After that brilliant first day, I was very nervous about my own first session on Thursday morning. (In purely academic terms, I was the least qualified person in the room.) In the event, I think it went well enough, particularly after the tea break when I relaxed a bit more and let the students do more of the talking. I had asked them to read two novels, The Translator by John Crowley and Light by M. John Harrison, and two short fictions, ‘Magic for Beginners’ by Kelly Link and ‘The Disappearance of Elaine Coleman’ by Stephen Millhouser. I had chosen them because they are problematic texts that are open to multiple readings, and what I wanted to discuss the way we affect our perceptions of a book. I wasn’t honestly sure how it would pan out, but it worked perfectly. Doug, for instance, the only American on the course and someone quite well informed about contemporary American history, had read The Translator as a straight historical novel and hadn’t recognised any fantastic elements, while others simply assumed it was fantasy from the very start. Similarly with Light, there were those on the class who were disappointed with the book as straight science fiction, but found they appreciated the novel much more when a psychological reading was pointed out to them. But the most fruitful part of the session was when we discussed ‘Magic for Beginners’, because everyone, me included, admitted we had difficulties interpreting the text. But putting our heads together and looking at things like Link’s use of framing narratives and who was the ‘I’ voice, and particularly by asking why it ends at the point it does, we came up with, I think, a very convincing reading of the story. A straw poll at the end of the session suggested that practically everyone had changed their mind about at least one of the works we examined, and generally liked them better as a result, which was very satisfying.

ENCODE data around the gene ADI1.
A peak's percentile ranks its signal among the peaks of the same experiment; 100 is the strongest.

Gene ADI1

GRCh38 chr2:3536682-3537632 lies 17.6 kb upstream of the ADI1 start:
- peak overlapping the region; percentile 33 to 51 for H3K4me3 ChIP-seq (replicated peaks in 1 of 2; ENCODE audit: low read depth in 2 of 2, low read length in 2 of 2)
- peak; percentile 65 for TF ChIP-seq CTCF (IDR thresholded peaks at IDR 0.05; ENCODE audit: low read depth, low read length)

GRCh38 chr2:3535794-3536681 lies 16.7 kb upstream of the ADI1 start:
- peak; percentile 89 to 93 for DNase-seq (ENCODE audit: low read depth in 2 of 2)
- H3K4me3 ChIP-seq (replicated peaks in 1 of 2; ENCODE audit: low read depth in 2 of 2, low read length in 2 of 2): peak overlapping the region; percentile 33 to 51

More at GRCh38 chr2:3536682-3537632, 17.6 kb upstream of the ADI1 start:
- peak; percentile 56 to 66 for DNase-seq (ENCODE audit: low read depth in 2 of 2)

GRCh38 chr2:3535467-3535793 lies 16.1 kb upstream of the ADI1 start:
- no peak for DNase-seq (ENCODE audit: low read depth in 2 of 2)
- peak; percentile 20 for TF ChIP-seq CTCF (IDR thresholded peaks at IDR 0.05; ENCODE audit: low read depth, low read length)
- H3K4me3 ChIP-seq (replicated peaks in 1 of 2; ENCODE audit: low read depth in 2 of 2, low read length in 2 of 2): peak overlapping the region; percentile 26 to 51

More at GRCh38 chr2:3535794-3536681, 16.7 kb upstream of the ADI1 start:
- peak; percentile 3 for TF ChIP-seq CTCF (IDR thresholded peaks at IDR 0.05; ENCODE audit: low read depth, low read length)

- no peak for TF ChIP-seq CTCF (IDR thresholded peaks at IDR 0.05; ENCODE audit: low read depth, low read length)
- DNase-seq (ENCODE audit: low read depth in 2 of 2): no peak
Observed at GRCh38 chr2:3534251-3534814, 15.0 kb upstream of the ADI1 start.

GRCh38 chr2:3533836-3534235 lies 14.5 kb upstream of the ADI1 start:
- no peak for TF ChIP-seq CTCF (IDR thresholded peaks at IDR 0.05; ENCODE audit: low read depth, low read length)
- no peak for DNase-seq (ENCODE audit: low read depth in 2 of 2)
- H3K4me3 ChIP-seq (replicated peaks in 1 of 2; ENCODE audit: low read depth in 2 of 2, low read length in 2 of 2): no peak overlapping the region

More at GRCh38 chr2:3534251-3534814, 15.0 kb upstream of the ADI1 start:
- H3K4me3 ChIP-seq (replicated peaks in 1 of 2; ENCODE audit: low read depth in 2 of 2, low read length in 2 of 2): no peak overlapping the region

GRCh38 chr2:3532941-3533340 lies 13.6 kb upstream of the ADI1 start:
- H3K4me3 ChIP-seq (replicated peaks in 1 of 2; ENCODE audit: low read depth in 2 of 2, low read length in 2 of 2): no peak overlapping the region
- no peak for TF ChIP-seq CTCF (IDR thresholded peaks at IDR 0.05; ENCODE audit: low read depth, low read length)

Coincidentally, all three tutors had decided to structure their two sessions the same way, starting with ideas in the first session and then putting them into practice in the second. So when Joan came back for her second session on Thursday afternoon, we went over a paper she had delivered at a conference, and examined how it might be turned into an article for an academic journal. During the course of this I realised there is a difference between the essay and the article, and that my inclination is towards the essay. Then on Friday morning Adam got us to take what we had learned in his first session and use it to compose an introduction to an authorised edition of certain works. There was a very interesting discussion of 2001, a Space Odyssey, but the most interesting part was when we got on to The Hobbit, with Adam turning our musings into this piece at The Valve. And then, in the last session of the week, I set up a question and answer session on problems with reviewing. It turned out that practically all the students had done or were interested in doing reviews, so this turned into a very lively session. And Joan came and sat in on part of it, which added another dimension.

I think we were all reluctant to bring the Masterclass to an end, and more than one of the students said they felt a new enthusiasm for reading and writing. An enthusiasm I share, though I have to say that I’ve noticed my reading speed has slowed down immensely since the Masterclass, because I’m spending much more time thinking about what I’m reading.

And even that skimpy survey of the Masterclass misses out so much, like the spirit that we all felt, the cohesion of the group, the way we all took our lunches together, the way we all headed off to the Philharmonic for a drink or two after the last session, then the group meals at restaurants recommended by AP that were invariably superb. I am now seriously thinking of going back as a student next time.

So very many thanks for such a stimulating experience to Andy Sawyer and the Foundation, to my fellow tutors Joan Gordon and Adam Roberts, and most of all to the students, Stefan Ekman, Joerg Hartmann, Agnieszka Jedrzejczyk-Drenda, Maureen Kincaid Speller, Sandor Klapcsik, Tuomas Kuusiniemi, Chris Pak and Douglas Texter.

First published at LiveJournal, 19 June 2009.